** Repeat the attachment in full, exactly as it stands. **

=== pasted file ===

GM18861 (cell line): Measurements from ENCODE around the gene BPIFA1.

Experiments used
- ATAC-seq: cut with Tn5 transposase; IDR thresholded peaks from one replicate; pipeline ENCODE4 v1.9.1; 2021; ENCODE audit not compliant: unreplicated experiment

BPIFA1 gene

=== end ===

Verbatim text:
GM18861 (cell line): Measurements from ENCODE around the gene BPIFA1.

Experiments used
- ATAC-seq: cut with Tn5 transposase; IDR thresholded peaks from one replicate; pipeline ENCODE4 v1.9.1; 2021; ENCODE audit not compliant: unreplicated experiment

BPIFA1 gene